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EU body to develop Europe-wide markers of harm framework

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EU standards body the European Committee of Standardisation (CEN) will develop a common European standard for markers of harm for online gambling.

The European Betting and Gaming Association (EGBA) submitted the proposal with the aim of “supporting safer online gambling and strengthening player protection in Europe”.

The motion – submitted by the trade body in December – came after a number of academics signed an open letter in support of the development of such a standard.

In April, EGBA announced the outcome of a study which found “significant differences” between European countries in how markers of harm were defined and monitored.

Markers of harm

Markers of harm can be used to identify risky or harmful gambling activities by monitoring certain aspects of the player’s behaviour. By observing certain indicators – such as the speed, time or duration of play – intervention can occur at earlier times that it would have otherwise.

markers of harm can indicate when early intervention is needed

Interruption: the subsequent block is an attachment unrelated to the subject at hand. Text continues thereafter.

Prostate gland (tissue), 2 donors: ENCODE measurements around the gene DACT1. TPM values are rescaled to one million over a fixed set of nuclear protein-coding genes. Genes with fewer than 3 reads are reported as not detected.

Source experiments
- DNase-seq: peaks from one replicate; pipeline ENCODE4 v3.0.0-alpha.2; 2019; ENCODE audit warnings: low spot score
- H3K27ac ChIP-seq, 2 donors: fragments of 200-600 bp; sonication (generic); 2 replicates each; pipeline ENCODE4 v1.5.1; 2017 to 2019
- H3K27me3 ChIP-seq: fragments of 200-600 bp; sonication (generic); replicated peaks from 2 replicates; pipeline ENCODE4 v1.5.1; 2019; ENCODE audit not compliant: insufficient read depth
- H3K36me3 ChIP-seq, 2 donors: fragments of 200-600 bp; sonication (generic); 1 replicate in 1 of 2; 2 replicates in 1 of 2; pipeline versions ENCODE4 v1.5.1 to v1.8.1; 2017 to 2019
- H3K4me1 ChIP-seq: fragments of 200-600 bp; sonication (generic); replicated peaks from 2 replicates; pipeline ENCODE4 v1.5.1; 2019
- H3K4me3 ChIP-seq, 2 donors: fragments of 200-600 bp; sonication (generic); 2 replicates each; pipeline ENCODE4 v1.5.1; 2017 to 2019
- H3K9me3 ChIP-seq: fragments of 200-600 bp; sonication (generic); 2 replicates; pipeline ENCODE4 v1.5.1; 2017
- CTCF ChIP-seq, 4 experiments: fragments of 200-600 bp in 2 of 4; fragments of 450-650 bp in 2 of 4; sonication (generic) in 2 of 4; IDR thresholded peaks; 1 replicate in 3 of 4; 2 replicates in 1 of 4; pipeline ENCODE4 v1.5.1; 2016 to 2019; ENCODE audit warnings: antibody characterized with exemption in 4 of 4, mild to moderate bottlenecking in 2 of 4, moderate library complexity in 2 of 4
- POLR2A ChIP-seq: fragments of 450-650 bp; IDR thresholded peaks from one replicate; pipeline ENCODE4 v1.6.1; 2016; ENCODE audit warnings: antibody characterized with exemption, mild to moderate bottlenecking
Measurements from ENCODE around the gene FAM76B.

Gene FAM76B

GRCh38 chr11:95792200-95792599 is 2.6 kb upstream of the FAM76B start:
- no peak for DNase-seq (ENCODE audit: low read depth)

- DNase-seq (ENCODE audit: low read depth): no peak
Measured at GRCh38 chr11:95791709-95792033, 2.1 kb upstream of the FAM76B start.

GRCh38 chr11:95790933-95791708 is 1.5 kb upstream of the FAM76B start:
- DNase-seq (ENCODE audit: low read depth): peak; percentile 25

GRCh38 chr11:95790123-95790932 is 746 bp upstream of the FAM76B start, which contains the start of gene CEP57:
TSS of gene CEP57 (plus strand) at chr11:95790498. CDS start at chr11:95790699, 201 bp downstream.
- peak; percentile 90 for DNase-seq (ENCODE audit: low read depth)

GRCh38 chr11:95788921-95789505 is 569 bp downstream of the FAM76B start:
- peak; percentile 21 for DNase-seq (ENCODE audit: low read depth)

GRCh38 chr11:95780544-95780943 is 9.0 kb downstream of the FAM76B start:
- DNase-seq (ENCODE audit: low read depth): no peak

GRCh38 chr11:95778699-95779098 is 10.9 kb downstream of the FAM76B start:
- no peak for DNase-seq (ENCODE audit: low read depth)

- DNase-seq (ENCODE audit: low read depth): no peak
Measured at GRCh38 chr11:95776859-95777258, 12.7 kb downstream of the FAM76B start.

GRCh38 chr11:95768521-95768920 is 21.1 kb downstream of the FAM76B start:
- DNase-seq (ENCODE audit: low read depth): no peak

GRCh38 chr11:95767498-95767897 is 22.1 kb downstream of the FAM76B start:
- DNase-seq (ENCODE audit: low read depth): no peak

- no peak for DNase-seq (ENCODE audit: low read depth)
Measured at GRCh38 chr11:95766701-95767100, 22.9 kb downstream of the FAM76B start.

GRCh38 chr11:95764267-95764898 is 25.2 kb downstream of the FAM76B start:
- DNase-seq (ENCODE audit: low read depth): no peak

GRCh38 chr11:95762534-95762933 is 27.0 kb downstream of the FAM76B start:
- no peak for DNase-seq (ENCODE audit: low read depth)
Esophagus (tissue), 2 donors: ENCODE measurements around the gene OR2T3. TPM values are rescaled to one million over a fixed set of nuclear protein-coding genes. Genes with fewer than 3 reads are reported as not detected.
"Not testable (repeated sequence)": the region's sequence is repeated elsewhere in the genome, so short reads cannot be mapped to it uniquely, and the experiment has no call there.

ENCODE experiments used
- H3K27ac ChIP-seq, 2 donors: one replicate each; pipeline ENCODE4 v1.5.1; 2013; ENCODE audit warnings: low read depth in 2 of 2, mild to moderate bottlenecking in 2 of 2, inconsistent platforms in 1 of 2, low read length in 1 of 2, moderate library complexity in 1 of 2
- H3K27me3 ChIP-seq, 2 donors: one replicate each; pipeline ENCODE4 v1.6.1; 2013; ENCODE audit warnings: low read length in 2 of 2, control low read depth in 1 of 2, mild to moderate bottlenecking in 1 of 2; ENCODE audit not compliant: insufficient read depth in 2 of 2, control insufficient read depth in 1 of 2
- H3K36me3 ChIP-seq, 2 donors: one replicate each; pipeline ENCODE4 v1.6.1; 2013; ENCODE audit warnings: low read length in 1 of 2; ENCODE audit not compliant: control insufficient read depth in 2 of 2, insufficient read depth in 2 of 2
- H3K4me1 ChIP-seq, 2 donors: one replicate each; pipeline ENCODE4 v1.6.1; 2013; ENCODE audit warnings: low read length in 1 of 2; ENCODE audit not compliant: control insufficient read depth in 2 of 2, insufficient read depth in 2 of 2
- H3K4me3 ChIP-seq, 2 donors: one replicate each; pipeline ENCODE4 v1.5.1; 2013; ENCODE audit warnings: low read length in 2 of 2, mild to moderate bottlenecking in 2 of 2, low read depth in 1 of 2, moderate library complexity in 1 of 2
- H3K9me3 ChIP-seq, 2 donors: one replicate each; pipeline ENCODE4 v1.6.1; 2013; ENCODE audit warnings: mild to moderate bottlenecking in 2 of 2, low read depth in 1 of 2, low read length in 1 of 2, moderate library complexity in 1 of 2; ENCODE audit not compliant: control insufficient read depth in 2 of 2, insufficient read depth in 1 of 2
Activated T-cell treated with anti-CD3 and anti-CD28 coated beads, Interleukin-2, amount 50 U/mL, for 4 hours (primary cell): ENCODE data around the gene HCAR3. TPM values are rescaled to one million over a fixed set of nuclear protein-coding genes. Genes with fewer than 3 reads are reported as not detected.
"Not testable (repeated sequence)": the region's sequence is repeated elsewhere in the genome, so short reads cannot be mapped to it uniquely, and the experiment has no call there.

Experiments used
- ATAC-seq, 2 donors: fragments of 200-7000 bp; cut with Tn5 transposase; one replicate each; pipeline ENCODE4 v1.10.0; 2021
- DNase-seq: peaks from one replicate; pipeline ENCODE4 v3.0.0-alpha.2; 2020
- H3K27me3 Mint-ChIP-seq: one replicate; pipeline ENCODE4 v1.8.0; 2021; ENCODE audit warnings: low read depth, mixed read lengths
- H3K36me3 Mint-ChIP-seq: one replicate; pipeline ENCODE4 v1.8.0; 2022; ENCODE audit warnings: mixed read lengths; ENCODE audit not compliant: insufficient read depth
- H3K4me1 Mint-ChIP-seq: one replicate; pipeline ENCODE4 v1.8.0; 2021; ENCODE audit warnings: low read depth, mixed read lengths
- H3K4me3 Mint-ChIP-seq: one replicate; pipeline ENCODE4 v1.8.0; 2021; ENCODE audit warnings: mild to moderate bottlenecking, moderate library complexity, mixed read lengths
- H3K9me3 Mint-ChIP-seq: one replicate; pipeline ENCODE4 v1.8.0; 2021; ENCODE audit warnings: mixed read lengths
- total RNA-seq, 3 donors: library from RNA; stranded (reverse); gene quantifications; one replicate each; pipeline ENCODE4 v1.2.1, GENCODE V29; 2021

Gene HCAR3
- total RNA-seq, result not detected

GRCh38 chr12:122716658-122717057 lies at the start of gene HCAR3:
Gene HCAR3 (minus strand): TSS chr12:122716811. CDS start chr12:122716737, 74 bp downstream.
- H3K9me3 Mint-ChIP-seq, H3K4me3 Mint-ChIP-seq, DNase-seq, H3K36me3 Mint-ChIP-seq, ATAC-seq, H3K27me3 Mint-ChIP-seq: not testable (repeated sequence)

Another common marker of harm is the use or increased use of safer gambling tools. According to EGBA – 50% of European consumers use at least one such tool during their gambling activities.

While markers of harm are already in use with some organisations such as the health sector and by some gambling operators, there is as of yet no commonly agreed list of behaviours that compose a common markers of harm framework across different countries. The CEN’s mission will be to solve this issue at the European level.

European framework

“We’re delighted that CEN has approved EGBA’s proposal to establish a standardised list of markers of harm, and we thank its members for their support,” said EGBA secretary-general Maarten.

“This decision is a milestone and a significant step forward for safer gambling in Europe. We also thank our members for their strong commitment to safer gambling and unwavering support to make this proposal possible.”

The vote approving the EGBA proposal took place in December 2022, with work expected to begin during Q1 2023. The process will allow space for a number of European stakeholders – such as consumers bodies, regulators, operators, health experts and academics – to contribute to discussions.

The resulting standard will be a voluntary tool which can also be made legally binding through legislation.

“The CEN process will provide a unique and valuable opportunity for key European stakeholders to pull together their resources and expertise to support safer gambling,” added Haijer. “We look forward to contributing the sector’s knowledge and experience to the process.”

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